Mark and I traveled to Portland to attend Peace Action Maine's annual awards ceremony and to hear a talk about research we've been following with interest. As a past recipient of PAM's award (most recently for writing this blog), I was pleased to see Prof. Crawford recognized for her work as well as local climate organizers Anna Siegel and Cassie Cain.
|Anna Siegel of Climate Strike, Cassie Cain of 350 Maine and PAM board member Stephen Oliver|
The talk was well worth the trip,
Professor Neta Crawford is co-director of the Costsofwar.org project which began in 2010 at Brown University. The project now includes Boston University where she is a member of the faculty. An update of her landmark paper "Pentagon fuel use, climate change, and the costs of war" will be published on the site next month.
Quantifying the human, financial, and environmental costs of the seemingly endless "global war on terror" led Crawford to focus for the past year on counting the contribution of Pentagon base operations plus overseas contingency operations (the federal government's preferred euphemism for wars) to climate change.
No one had computed the Pentagon’s climate footprint comprehensively before, so she wanted to do it.
Crawford noted that the global war on terror operates in 80-90 countries. She figures that 70% of fuel use is for base military operations, and 30% for overseas contingency operations i.e. wars.
Jet airplanes are heavy GHG emitters, especially military aircraft because they carry special equipment and fly at higher altitudes. Their consumption of fuel is so inefficient that it is measured, not in miles per gallon, but in gallons per mile.
The question most interesting to me that was posed by Prof. Crawford: Why don’t we know these numbers?
Some of her answers: Department of "Defense" personnel are explicitly told not to tell Congress their numbers. The Kyoto Protocol set the standard for how emissions are tallied, explicitly exempting the military, and there is still no legal treaty mechanism to compel states to give their military emissions. The Environmental Protection Agency (EPA) does not aggregate the data on this, and EPA web site has no breakout by military. Congressional research service doesn’t provide them either, nor does the Congressional Budget Office.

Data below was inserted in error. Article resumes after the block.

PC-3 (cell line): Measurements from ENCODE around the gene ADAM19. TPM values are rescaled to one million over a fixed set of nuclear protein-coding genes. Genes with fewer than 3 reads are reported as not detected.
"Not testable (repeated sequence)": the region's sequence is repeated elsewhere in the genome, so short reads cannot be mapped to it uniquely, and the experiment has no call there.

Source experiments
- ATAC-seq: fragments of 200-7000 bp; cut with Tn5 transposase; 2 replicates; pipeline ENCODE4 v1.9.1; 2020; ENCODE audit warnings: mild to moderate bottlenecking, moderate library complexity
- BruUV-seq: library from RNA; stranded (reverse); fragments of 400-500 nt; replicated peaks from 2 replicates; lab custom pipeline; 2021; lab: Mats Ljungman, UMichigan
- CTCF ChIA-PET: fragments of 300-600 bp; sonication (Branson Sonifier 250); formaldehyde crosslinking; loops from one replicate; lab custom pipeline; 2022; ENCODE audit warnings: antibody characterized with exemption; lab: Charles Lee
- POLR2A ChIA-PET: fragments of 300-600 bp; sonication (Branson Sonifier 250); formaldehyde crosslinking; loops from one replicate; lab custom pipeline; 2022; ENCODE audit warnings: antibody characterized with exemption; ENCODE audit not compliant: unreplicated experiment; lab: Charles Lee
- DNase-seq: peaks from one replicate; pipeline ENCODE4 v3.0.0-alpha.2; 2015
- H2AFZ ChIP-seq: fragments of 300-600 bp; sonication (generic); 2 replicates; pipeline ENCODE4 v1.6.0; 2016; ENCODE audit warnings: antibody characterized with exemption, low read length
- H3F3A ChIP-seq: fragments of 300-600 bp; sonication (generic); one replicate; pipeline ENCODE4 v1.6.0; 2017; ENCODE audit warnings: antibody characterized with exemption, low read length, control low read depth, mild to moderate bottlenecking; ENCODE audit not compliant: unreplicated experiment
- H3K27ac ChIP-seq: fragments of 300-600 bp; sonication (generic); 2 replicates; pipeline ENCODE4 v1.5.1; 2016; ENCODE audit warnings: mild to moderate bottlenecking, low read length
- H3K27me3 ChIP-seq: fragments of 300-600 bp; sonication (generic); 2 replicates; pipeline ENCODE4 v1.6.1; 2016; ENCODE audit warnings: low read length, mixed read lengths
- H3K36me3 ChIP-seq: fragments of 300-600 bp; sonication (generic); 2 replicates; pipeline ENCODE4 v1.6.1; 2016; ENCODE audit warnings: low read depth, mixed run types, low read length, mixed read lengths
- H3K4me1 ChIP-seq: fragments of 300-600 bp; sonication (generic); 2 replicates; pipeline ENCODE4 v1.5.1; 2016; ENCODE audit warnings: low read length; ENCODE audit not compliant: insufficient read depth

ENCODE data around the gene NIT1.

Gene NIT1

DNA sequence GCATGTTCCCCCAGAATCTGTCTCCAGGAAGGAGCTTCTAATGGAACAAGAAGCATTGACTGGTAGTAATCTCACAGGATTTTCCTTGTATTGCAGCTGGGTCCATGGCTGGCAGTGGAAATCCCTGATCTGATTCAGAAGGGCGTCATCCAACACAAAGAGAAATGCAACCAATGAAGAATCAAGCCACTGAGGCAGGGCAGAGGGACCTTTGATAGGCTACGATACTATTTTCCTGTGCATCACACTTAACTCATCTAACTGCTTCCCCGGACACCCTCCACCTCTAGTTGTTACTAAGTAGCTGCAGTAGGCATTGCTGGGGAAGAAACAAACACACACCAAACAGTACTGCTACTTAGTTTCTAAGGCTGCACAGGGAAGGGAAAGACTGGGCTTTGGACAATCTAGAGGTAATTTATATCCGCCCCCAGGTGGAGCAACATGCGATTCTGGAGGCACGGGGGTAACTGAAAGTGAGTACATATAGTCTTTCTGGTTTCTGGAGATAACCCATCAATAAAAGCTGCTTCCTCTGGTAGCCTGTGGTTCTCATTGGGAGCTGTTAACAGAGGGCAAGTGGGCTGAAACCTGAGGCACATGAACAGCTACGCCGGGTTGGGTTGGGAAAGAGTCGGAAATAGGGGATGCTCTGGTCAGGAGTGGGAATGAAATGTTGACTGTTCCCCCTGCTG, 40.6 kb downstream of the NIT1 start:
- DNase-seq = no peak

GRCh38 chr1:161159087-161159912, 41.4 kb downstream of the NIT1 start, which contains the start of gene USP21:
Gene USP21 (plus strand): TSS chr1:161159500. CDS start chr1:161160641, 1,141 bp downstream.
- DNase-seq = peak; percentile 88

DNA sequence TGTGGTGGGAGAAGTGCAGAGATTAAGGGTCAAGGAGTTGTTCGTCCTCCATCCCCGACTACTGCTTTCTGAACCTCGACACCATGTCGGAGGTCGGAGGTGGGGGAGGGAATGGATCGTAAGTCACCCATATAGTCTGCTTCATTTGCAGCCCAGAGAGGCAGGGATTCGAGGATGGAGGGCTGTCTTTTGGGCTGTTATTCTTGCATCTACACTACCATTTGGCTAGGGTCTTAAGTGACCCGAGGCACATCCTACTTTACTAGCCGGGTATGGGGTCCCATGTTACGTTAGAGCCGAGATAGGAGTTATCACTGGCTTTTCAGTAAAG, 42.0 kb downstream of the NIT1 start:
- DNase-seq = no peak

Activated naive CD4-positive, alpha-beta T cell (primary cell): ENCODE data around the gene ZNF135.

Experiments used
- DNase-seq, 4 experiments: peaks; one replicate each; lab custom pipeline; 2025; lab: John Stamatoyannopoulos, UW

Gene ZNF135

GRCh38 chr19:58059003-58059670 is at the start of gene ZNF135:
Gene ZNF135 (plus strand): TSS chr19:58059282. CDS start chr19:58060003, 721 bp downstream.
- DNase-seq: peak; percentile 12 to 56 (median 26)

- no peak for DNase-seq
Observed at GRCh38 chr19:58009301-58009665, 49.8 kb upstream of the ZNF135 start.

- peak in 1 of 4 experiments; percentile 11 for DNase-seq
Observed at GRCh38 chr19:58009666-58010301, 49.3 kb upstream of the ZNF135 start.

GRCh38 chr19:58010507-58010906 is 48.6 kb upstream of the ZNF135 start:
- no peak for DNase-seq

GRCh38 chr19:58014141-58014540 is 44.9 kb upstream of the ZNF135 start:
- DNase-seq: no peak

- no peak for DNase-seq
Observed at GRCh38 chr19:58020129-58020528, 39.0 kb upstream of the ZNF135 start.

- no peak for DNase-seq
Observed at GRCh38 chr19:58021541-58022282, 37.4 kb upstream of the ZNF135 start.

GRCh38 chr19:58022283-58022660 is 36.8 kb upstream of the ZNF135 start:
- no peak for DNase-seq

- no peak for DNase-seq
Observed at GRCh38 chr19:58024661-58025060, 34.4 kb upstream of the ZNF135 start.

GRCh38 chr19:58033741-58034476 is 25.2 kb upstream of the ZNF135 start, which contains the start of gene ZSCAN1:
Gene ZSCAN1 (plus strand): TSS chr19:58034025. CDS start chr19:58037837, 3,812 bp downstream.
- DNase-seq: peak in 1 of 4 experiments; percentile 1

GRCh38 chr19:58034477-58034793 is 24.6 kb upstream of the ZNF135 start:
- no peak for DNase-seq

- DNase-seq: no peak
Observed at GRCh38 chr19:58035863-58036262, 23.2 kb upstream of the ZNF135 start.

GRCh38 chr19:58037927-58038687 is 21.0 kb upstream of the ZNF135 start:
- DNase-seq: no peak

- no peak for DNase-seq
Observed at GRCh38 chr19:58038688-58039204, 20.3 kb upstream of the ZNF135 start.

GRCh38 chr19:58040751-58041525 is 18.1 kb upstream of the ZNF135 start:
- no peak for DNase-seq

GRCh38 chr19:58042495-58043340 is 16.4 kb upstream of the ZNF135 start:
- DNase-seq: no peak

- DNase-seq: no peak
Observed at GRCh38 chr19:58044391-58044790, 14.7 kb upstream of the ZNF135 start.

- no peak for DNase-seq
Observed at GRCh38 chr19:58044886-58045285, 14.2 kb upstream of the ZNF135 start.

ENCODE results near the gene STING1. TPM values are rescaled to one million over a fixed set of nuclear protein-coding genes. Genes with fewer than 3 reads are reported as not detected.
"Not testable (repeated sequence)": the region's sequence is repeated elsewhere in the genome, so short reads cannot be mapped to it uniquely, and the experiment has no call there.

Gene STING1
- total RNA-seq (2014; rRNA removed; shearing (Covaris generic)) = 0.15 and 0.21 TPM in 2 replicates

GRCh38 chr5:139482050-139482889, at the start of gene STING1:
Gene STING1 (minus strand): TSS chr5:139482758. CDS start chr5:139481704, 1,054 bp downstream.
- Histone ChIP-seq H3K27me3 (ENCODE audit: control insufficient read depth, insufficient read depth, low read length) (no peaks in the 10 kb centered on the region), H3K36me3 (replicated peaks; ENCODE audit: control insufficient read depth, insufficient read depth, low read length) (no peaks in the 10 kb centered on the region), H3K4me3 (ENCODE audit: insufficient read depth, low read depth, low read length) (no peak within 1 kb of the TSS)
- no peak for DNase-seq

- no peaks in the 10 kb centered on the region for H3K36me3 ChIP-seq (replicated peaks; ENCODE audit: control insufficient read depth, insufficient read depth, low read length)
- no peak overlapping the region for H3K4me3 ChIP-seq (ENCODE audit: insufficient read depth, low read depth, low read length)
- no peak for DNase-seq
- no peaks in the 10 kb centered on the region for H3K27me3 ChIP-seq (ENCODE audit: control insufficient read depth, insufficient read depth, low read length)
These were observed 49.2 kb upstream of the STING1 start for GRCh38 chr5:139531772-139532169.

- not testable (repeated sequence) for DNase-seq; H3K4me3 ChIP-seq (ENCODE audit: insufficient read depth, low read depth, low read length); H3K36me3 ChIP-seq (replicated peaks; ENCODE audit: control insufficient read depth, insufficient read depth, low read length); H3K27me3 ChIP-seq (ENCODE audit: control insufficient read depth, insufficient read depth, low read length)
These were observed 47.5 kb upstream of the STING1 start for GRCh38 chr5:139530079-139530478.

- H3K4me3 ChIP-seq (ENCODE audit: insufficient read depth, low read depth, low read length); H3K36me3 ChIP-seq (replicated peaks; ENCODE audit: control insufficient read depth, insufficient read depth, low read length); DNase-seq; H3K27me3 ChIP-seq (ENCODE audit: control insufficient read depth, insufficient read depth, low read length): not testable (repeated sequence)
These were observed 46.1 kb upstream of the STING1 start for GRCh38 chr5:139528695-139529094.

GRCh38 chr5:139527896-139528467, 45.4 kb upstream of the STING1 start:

The highly useful carbon computing website Drawdown also excludes military emissions because those numbers are unavailable. Media outlets likewise cannot report on what they do not know. (Investigative reporters out there: maybe give Prof. Crawford a call?)
Based on what she has been able to count, there was a GHG dividend parallel to the so-called peace dividend at the end of the Cold War period. Similarly, withdrawal from Iraq drove non-standard i.e. war-related emissions down beginning in 2011. And, facilities energy use has seen a steep decline as military bases close to the current level of around 800.
She did not count these significant contributors:
As early as 1990 the Navy began monitoring sea level rise. The Portsmouth Naval Shipyard is especially vulnerable and the Pentagon is well aware of this. Yet, protecting the Persian Gulf remains a primary Pentagon goal even as dependence on Middle East oil has declined.
The U.S. military prepares for the consequences of climate change, with little focus on the role of their own consumption and emissions as drivers of climate change. According to Crawford:
“Preparing for conflict produces climate change...Everything you do to reduce fuel use increases security”
Conclusion: we should be pushing our representatives and senators to focus on climate emergency as the real threat to our national security, and to act accordingly.